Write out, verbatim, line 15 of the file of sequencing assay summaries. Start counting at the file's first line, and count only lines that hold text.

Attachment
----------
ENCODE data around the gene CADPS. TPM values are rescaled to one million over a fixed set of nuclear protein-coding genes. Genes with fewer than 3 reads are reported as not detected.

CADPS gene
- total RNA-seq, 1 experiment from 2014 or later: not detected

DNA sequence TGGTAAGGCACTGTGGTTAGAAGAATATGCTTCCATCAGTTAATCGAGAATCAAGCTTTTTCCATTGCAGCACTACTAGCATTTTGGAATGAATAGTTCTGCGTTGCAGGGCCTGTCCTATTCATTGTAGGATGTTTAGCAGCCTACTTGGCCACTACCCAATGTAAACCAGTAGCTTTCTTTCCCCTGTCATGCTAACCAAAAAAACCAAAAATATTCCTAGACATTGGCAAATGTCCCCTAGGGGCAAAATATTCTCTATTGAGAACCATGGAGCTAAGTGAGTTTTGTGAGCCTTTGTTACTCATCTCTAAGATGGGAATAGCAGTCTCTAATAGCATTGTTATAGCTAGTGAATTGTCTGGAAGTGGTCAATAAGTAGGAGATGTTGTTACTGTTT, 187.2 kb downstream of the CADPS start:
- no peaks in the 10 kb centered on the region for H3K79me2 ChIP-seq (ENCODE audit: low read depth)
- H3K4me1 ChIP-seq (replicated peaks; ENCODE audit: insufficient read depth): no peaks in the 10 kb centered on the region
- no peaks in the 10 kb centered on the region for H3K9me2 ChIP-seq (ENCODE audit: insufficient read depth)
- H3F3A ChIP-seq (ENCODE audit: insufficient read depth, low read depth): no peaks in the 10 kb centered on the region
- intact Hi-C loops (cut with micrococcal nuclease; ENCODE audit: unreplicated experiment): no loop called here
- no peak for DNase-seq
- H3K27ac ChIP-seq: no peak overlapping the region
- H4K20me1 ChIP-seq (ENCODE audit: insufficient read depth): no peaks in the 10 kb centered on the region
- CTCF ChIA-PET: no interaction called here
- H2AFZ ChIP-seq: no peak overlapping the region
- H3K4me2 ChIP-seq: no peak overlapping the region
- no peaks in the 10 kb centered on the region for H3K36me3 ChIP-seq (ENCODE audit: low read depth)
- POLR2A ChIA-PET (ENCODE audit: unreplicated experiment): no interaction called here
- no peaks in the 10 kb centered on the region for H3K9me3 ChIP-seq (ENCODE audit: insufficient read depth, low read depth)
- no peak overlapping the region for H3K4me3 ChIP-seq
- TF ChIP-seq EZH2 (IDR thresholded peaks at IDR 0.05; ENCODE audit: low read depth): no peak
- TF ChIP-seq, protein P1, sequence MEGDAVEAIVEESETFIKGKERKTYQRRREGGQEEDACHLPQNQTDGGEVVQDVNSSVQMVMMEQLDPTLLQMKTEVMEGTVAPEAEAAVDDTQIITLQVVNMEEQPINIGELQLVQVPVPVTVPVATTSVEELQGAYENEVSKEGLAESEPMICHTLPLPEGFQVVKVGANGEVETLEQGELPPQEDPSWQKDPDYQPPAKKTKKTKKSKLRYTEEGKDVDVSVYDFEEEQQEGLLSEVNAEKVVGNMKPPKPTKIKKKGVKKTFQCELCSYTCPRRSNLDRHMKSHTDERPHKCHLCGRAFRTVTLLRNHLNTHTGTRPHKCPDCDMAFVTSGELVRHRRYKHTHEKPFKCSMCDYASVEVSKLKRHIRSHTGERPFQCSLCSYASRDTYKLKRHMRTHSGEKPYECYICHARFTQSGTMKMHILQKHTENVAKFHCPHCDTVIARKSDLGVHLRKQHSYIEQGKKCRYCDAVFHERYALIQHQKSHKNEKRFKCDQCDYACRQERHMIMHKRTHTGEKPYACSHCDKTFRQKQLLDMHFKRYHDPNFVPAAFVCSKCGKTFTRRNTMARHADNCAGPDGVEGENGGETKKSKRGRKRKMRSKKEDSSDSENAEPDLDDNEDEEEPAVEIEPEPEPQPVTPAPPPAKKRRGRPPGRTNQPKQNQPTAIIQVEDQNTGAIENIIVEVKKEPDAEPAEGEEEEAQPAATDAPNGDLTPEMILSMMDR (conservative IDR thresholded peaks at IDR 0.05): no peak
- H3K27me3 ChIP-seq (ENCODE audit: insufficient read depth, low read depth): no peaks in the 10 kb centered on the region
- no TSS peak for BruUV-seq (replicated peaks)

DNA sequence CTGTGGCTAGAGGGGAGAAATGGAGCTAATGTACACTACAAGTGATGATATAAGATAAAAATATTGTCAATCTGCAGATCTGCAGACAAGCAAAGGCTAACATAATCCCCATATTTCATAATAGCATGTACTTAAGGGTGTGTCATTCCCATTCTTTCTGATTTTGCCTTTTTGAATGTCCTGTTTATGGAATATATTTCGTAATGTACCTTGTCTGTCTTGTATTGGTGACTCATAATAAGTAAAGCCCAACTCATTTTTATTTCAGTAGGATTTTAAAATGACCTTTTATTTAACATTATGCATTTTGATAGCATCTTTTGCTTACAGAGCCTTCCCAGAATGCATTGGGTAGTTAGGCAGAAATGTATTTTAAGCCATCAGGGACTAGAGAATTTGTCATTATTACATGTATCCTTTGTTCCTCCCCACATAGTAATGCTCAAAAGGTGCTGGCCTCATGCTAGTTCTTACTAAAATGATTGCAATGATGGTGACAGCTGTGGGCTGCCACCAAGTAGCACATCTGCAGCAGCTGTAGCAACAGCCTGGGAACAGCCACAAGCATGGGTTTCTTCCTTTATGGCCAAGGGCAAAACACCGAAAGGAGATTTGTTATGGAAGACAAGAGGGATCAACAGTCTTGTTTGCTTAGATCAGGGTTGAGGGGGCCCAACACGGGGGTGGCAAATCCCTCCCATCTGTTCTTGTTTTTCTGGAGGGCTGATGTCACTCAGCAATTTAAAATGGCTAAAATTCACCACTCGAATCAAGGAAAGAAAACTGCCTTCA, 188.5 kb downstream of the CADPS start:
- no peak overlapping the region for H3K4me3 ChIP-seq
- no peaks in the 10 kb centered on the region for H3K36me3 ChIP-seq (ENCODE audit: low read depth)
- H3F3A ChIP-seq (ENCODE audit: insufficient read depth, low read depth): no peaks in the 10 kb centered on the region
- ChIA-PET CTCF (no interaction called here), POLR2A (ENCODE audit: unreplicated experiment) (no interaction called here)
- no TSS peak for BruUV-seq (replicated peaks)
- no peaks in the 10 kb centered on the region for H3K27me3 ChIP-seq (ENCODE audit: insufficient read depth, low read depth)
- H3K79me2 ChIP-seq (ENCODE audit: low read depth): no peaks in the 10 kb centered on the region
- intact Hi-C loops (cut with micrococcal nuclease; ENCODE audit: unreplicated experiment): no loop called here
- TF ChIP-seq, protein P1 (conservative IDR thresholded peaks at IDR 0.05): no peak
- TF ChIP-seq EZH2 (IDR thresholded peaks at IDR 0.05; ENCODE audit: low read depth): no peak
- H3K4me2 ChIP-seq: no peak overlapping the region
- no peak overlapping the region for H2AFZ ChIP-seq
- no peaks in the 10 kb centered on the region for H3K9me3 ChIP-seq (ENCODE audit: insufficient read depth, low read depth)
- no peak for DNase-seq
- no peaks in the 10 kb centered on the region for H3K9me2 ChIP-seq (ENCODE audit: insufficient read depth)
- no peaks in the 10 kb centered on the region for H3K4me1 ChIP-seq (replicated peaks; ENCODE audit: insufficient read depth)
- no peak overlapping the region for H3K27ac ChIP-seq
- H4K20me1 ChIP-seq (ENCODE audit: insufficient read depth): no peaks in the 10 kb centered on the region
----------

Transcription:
- H3K4me2 ChIP-seq: no peak overlapping the region